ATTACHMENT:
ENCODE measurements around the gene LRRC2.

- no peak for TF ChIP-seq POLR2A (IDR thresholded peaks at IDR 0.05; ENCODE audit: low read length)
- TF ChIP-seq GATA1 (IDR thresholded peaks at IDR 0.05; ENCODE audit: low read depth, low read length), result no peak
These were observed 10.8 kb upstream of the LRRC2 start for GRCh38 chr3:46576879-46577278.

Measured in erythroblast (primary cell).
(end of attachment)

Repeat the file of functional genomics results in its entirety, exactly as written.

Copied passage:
ENCODE measurements around the gene LRRC2.

- no peak for TF ChIP-seq POLR2A (IDR thresholded peaks at IDR 0.05; ENCODE audit: low read length)
- TF ChIP-seq GATA1 (IDR thresholded peaks at IDR 0.05; ENCODE audit: low read depth, low read length), result no peak
These were observed 10.8 kb upstream of the LRRC2 start for GRCh38 chr3:46576879-46577278.

Measured in erythroblast (primary cell).